Suppose that I have a Value Object representing an Image URL of a Cake.

To check that it really is a cake, I make an asynchronous API call to a server that checks whether the image really represents a cake.

Would it be ok to put this kind of validation inside the constructor of the Value Object? After all, I can't identify my CakeImage object without checking first. The other solution would be to use an ImageURL object, and check if it represents a cake when using it, but it seems like a bad solution.

  • 1
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    – Andy
    Apr 26, 2020 at 6:58
  • Why is checking if an ImageURL represents a cake when using it a bad solution? It is in fact the only solution that ensures any sort of integrity within this system. The content of a url can change at any time. Apr 27, 2020 at 17:18
  • How about a Future<ImageURL> ?
    – rwong
    Apr 28, 2020 at 1:43

2 Answers 2


Sounds like you're running into the old argument about how much work to allow a constructor to do. I personally like constructors that validate and assign state and nothing more. Why? Here's a good explanation.

How much work should be done within a constructor? It seems reasonable to do some computations inside a constructor and then encapsulate results. That way, when the results are required by object methods, we’ll have them ready. Sounds like a good approach? No, it’s not. It’s a bad idea for one reason: It prevents composition of objects and makes them un-extensible.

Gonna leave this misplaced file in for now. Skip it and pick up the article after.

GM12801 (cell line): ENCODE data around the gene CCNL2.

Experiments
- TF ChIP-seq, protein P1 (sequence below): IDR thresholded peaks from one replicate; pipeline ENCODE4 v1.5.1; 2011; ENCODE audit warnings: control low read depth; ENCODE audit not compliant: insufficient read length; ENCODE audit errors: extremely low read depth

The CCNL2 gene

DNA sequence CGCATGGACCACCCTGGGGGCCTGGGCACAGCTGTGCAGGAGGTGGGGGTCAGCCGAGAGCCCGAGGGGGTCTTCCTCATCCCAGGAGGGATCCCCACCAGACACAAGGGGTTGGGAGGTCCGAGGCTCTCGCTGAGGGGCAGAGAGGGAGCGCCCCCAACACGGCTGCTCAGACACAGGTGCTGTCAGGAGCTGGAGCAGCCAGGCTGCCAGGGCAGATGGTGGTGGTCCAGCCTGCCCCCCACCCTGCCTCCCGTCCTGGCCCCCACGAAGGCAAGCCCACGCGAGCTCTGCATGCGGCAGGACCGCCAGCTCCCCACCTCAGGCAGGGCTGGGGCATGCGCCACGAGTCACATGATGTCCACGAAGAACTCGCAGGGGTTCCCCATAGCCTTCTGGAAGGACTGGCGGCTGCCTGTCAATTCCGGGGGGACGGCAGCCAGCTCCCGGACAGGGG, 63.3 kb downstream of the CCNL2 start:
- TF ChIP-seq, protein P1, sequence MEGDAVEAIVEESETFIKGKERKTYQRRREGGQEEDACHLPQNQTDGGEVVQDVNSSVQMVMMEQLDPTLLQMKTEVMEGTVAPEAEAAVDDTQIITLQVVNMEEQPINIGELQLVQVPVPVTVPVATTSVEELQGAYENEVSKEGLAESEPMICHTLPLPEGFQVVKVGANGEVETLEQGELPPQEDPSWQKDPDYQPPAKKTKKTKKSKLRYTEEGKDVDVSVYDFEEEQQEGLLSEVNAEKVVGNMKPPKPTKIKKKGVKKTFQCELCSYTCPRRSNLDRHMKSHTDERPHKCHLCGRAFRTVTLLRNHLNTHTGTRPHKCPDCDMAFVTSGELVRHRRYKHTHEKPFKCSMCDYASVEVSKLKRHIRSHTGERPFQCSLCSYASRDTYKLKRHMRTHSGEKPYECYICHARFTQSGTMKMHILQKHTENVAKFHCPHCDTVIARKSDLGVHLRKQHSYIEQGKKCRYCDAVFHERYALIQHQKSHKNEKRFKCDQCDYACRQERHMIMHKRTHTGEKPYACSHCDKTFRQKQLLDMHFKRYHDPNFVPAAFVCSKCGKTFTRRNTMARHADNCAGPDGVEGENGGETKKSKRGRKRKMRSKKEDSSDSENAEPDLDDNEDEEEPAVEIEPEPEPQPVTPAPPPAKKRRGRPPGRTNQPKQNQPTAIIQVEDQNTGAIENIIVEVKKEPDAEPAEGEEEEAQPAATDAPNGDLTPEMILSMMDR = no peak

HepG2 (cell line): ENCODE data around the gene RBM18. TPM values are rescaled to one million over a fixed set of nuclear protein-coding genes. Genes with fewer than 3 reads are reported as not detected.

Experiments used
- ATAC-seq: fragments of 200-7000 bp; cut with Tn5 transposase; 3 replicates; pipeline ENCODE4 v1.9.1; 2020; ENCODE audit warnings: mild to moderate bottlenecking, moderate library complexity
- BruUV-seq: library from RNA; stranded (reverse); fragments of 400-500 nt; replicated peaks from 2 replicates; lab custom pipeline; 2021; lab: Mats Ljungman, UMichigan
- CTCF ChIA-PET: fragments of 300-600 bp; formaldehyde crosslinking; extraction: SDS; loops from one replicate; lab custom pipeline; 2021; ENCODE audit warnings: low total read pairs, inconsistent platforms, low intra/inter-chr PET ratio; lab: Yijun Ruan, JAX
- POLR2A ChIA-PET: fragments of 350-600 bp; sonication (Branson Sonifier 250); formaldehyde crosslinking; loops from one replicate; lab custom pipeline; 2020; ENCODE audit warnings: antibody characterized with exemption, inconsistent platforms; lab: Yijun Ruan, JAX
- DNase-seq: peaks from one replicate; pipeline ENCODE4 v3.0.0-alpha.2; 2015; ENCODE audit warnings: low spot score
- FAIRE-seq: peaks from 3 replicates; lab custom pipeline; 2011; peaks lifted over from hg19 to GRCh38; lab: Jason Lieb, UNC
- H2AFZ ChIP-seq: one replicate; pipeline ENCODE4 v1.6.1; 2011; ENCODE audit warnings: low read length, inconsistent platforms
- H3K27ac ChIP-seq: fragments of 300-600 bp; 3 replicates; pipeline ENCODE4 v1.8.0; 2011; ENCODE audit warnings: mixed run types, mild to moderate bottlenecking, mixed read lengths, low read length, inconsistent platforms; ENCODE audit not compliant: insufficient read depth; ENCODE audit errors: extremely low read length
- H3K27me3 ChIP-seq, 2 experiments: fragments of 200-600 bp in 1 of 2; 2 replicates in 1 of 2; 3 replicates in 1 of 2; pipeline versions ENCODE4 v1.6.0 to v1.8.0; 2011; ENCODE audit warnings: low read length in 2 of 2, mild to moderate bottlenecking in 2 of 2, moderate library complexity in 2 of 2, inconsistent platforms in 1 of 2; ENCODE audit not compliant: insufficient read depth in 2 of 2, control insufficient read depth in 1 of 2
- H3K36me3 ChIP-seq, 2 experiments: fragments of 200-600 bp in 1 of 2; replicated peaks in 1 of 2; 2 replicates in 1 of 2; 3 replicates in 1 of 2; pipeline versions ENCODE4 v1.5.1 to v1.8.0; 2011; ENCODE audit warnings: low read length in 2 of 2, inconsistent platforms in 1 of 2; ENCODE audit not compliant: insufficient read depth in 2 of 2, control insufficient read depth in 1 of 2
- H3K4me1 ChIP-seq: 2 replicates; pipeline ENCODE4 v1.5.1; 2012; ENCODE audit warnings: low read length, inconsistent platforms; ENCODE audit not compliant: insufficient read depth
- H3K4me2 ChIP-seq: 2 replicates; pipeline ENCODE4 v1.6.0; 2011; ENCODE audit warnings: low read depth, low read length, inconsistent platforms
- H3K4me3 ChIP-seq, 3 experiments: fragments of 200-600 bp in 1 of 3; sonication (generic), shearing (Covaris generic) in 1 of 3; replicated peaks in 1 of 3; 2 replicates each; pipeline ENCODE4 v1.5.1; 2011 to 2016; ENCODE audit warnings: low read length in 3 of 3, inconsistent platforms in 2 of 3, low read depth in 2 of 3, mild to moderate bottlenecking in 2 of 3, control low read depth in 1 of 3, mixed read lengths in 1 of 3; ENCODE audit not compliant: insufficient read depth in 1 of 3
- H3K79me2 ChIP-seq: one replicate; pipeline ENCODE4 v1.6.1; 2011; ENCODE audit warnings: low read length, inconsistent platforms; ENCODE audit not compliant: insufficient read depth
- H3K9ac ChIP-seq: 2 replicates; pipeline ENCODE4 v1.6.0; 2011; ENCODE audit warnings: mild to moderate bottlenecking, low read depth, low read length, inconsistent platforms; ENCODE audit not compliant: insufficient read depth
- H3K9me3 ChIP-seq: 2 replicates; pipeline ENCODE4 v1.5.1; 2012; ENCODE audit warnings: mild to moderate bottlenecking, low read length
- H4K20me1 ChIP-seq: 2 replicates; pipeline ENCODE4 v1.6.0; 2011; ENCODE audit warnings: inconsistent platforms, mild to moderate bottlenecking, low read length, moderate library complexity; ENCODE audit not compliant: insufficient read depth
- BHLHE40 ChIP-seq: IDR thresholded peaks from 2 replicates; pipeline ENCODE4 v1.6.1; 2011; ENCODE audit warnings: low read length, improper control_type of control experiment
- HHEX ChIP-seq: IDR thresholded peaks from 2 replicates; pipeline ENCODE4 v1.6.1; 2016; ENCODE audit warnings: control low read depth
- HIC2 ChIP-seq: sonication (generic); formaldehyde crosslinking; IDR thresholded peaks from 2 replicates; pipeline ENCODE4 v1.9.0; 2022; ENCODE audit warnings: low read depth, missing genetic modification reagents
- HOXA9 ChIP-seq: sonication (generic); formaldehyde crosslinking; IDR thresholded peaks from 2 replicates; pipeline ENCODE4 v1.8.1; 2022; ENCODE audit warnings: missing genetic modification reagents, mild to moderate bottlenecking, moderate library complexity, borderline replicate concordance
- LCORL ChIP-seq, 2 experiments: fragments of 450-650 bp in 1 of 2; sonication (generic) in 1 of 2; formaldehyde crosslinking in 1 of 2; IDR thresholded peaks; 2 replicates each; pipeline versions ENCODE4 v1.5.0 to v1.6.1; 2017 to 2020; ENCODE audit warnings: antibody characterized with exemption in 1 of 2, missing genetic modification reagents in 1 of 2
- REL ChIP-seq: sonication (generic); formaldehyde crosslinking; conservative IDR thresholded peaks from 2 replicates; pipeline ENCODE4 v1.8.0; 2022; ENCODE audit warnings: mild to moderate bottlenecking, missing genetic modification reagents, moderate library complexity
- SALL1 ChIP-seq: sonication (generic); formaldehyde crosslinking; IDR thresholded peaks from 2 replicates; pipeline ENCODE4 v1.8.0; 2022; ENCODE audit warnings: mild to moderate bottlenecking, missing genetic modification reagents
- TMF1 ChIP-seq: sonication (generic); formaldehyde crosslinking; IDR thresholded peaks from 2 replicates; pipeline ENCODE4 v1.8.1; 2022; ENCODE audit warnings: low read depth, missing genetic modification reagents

yegor256.com - ctors must be code free

However, you seem to have found a hole in my policy because I'd be horrified to see a constructor sitting around waiting for a remote server call to respond.

I'd much prefer to see a factory give this remote API calling code somewhere else to live so the CakeImage object is testable when the internet is down and is validatable even after the company running the server goes out of business.

I'm leaning towards giving CakeImage a constructor that takes the result of this validation, whatever that is, and so can only be built after it's complete.

Of course this means you need a name for the unvalidated pile of data that you're hoping to make into a CakeImage. Hmm, ImageURL?

  • You misunderstood my question: I mean that I have a class representing a CakeImage, not an instance Apr 25, 2020 at 21:10
  • I have a CakeImage Value Object supposed to represent a valid cake image. How should I instanciate it ? The CakeImage itself should be immutable Apr 25, 2020 at 21:27
  • @HillelSAAL better? Apr 25, 2020 at 22:35
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    I read Yegor's post twice and I still have no idea WTF he is talking about. He turns something simple like parsing a name once, in the constructor, where everything is obvious and you can fail fast, and adds decorators, caching annotations, typical Java overdesign B.S.
    – user949300
    Apr 25, 2020 at 22:45